Posted on March 24th, 2015 (11:00 am) by Magdalene Taylor

The latest album from California punk band, Strung Out, Transmission Alpha Delta, isn’t really all that punk. Many of Strung Out’s more recent albums haven’t been that punk either, so this isn’t necessarily out of line. Nevertheless, by some mystery, the larger world continues to classify them as punk. So, what genre are they really? What even is punk? Transmission Alpha Delta supplies few answers. Punk is typically defined by what it lacks: structure, notable variations between songs, or general concern for having any markings of a traditional song. Strung Out seems to care too much for this album to fit that description. It jumps from something in line with progressive speed metal, to pop punk, to classic rock. Variety is a great thing on an album when it’s done well, but it’s unclear what’s really going on in the case of this album, and there’s not much of an incentive to find out.

At the very least, Transmission Alpha Delta is commendable in its lack of complete repetitiveness, both on the album itself and in terms of the band’s entire discography. Having stuck to the same record label (Fat Wreck Chords) throughout their history and falling in line with the tradition of Southern California punk, it’d be easy for the band to ride on this narrative, and they don’t. Nonetheless, the music itself might have been better if they had. Opening with “Rats in the Walls,” the progressive speed metal qualities are most pronounced, and not in a good way. Thematically, lyrically, and musically, “Rats in the Walls” is off-putting, and creates somewhat of a lull that carries through the next few tracks.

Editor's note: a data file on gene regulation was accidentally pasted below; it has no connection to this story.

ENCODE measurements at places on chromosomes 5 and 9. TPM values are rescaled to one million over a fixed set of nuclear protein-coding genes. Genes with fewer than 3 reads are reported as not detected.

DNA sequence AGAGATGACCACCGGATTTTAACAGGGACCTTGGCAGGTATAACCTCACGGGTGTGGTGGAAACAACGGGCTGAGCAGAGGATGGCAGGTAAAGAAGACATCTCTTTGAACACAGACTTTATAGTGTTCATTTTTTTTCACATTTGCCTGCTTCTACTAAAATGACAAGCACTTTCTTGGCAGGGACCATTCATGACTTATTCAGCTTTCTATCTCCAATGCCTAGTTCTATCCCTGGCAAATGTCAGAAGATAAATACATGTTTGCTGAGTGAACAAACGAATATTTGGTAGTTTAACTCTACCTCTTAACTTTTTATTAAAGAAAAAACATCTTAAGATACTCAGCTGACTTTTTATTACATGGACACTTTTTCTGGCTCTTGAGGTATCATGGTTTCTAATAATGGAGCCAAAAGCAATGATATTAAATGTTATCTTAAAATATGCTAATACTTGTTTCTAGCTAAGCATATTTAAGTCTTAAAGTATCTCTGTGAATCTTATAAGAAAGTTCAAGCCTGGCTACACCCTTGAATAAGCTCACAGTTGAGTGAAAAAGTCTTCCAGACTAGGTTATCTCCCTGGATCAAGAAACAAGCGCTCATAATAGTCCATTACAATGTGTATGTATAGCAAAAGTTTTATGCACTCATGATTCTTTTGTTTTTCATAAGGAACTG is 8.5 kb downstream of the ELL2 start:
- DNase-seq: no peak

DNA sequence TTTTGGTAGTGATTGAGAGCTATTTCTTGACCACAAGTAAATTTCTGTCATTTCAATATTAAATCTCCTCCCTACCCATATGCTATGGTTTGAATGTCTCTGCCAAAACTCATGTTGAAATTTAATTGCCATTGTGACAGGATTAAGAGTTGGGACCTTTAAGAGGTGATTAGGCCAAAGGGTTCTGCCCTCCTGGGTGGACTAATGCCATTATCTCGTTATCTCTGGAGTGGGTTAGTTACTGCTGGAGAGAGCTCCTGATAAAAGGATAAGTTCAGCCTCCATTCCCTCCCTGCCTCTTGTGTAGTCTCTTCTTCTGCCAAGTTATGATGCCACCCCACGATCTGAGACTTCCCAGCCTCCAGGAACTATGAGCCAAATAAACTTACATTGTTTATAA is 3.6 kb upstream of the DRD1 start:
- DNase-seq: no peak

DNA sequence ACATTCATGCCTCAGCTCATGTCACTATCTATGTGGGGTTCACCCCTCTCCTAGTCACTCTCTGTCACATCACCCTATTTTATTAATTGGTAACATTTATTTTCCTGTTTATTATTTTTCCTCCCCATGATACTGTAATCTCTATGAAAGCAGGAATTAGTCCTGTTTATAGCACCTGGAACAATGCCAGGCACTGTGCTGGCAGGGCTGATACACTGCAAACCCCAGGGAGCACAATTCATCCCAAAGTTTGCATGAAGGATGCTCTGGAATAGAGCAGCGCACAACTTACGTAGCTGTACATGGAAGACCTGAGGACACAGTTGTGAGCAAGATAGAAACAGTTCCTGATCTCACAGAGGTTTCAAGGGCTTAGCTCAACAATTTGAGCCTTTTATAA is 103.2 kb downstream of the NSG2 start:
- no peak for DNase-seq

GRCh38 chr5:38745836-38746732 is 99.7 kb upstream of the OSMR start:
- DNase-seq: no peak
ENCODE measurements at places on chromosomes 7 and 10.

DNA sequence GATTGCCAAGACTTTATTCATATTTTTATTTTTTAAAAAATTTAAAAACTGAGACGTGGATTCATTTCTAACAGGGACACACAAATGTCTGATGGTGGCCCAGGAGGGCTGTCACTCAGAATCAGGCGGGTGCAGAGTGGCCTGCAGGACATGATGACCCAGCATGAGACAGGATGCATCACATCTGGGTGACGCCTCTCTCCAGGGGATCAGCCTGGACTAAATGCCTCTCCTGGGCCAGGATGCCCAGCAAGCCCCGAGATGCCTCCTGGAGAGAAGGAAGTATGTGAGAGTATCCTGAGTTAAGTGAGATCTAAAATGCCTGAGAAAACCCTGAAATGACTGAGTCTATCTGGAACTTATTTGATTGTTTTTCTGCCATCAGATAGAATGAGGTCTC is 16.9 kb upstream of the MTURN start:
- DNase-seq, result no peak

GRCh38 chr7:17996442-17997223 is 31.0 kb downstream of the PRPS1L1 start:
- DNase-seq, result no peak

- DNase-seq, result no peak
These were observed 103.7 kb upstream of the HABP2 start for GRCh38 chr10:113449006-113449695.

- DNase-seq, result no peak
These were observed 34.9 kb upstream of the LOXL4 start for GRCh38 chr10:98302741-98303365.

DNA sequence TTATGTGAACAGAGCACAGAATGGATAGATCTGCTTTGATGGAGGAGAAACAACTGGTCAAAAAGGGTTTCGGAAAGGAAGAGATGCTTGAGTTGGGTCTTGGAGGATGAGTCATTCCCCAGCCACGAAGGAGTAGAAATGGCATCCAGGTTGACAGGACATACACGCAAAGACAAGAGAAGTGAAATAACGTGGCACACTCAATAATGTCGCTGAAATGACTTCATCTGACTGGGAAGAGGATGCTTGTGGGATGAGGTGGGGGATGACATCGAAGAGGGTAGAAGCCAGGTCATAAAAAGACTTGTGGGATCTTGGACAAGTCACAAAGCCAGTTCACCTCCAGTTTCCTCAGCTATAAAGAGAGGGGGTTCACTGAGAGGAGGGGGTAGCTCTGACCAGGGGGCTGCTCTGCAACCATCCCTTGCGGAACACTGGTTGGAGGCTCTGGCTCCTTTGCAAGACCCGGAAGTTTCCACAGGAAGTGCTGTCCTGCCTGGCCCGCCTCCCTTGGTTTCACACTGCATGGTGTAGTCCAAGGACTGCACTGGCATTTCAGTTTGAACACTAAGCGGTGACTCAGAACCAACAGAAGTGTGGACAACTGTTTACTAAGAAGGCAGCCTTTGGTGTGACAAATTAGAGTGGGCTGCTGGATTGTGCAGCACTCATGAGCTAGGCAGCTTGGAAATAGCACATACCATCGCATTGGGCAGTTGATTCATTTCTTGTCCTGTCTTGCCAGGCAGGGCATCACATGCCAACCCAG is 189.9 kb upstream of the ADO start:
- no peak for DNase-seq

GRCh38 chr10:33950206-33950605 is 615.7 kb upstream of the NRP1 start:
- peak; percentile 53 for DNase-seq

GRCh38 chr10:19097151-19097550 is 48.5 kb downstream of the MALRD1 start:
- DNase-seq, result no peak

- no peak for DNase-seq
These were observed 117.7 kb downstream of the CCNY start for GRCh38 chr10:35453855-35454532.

Things are changed up a bit midway, with the more pop-punk tracks like “Modern Drugs,” “Nowheresville,” and “No Apologies.” All of these do have clear Southern California '90s punk overtones, but are driven by some more speed metal qualities and wailing guitar. This region of the album is actually pretty likeable, but unfortunately isn’t dominant. Particularly in the case of the latter two tracks, the band's strength in rhythm (including some decent bridges and breakdowns) is enough to compensate for some of the failings of the rest of Transmission Alpha Delta.

The remainder of the album can be defined more as modern rock with a bit of a metal edge. Songs like “Magnolia” and “Westcoasttrendkill” are definitely the kinds of songs to get radio play. Their style is not overtly bad, but there’s nothing that really makes them standout. Besides a few good punk songs, Transmission Alpha Delta is rather mediocre.

Track List:

  1. Rats in the Walls
  2. Rebellion of the Snakes
  3. The Animal and the Machine
  4. Modern Drugs
  5. Black Maps
  6. Spanish Days
  7. Tesla
  8. Nowheresville
  9. Magnolia
  10. Go It Alone
  11. No Apologies
  12. Westcoasttrendkill
Strung Out - Transmission Alpha Delta Review
Purchase at: Amazon | eMusic

Our Rating

52 / 100
© Inyourspeakers Media LLC